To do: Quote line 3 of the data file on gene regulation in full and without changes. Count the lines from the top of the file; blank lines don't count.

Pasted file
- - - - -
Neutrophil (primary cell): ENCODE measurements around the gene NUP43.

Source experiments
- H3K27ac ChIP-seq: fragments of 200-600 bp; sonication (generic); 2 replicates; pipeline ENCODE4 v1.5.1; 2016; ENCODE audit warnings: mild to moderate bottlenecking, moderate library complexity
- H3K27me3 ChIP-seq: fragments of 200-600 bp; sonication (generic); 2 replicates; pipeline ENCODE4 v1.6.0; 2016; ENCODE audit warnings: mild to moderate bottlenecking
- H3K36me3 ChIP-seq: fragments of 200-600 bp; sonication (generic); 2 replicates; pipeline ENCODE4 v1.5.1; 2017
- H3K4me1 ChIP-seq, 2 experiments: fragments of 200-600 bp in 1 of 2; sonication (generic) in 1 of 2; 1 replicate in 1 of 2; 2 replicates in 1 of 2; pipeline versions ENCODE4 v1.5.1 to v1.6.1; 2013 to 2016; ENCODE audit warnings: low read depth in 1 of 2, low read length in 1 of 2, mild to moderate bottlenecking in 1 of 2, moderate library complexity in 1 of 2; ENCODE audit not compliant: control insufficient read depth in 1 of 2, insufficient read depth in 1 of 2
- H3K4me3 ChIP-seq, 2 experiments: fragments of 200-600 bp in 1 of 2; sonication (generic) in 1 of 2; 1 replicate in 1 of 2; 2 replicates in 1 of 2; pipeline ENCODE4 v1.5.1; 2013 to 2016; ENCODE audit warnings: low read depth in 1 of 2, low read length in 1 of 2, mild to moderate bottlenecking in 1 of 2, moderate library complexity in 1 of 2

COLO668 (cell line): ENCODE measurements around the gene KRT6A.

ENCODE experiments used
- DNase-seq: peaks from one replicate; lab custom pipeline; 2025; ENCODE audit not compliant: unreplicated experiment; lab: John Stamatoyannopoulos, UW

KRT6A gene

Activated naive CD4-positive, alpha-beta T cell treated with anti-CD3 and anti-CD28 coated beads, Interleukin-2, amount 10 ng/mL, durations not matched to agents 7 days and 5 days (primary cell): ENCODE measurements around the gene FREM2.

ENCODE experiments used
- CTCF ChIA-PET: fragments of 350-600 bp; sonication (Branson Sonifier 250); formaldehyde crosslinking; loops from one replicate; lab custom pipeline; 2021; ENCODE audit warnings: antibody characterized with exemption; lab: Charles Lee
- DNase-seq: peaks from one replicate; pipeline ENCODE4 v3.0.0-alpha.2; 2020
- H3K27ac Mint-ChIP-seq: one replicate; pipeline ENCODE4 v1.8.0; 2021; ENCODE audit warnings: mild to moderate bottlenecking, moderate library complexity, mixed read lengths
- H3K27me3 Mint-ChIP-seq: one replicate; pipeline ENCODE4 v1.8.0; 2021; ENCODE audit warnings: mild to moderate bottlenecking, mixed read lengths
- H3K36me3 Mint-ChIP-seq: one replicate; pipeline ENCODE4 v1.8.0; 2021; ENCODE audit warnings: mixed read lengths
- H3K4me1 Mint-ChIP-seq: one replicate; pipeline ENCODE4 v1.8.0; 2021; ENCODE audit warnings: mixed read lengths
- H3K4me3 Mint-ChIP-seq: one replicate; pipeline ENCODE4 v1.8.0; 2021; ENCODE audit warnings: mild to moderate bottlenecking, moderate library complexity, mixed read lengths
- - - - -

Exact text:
- H3K27ac ChIP-seq: fragments of 200-600 bp; sonication (generic); 2 replicates; pipeline ENCODE4 v1.5.1; 2016; ENCODE audit warnings: mild to moderate bottlenecking, moderate library complexity